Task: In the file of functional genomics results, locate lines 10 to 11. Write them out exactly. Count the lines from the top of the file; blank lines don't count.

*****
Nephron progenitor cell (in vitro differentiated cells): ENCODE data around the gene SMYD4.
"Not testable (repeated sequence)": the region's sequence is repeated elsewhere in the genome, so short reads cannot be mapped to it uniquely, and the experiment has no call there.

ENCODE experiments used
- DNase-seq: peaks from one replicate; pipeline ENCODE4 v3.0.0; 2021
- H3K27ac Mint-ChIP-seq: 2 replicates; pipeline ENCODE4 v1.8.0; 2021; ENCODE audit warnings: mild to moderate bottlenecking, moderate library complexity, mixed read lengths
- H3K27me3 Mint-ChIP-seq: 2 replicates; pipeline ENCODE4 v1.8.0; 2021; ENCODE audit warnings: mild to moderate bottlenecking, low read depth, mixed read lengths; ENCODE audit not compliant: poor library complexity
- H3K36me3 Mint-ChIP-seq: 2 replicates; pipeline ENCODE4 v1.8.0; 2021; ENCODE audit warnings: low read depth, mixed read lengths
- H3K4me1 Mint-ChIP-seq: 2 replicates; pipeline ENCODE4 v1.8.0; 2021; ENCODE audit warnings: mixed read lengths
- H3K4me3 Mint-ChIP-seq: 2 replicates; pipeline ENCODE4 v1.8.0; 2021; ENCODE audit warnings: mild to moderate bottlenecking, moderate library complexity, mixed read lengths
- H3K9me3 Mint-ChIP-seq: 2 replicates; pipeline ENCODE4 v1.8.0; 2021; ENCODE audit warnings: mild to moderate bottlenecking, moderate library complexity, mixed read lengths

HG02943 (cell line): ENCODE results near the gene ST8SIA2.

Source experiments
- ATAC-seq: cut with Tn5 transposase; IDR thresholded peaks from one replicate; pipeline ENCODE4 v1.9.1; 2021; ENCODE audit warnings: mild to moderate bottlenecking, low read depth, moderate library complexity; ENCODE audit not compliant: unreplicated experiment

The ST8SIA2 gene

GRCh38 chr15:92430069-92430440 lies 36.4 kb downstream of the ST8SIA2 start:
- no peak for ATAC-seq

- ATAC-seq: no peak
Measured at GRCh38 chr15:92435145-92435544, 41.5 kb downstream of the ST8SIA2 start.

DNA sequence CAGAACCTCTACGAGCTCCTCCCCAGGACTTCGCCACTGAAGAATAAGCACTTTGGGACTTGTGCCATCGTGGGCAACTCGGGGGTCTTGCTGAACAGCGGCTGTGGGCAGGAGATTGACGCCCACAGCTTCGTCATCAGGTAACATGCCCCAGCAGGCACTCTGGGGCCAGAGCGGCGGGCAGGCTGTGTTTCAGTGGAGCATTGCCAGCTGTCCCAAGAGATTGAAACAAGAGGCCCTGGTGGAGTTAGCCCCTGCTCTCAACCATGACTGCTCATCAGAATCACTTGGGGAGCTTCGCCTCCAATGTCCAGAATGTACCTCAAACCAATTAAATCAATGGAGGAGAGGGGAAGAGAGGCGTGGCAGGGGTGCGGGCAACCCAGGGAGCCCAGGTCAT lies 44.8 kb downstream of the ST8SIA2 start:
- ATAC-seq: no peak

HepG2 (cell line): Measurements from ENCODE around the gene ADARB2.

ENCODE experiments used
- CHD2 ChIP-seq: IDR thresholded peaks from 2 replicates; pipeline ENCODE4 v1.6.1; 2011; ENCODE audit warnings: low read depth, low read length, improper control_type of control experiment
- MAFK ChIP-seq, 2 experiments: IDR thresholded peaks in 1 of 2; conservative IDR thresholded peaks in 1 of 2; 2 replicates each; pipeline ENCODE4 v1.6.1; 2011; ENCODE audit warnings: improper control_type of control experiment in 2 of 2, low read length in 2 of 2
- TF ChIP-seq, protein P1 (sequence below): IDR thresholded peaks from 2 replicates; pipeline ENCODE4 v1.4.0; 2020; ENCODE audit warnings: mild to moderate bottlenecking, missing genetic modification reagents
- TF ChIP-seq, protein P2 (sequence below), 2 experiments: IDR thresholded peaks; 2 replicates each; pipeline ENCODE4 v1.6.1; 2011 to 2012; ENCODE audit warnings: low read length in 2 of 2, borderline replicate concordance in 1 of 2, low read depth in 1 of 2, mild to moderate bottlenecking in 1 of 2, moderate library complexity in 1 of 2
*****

- H3K9me3 Mint-ChIP-seq: 2 replicates; pipeline ENCODE4 v1.8.0; 2021; ENCODE audit warnings: mild to moderate bottlenecking, moderate library complexity, mixed read lengths

HG02943 (cell line): ENCODE results near the gene ST8SIA2.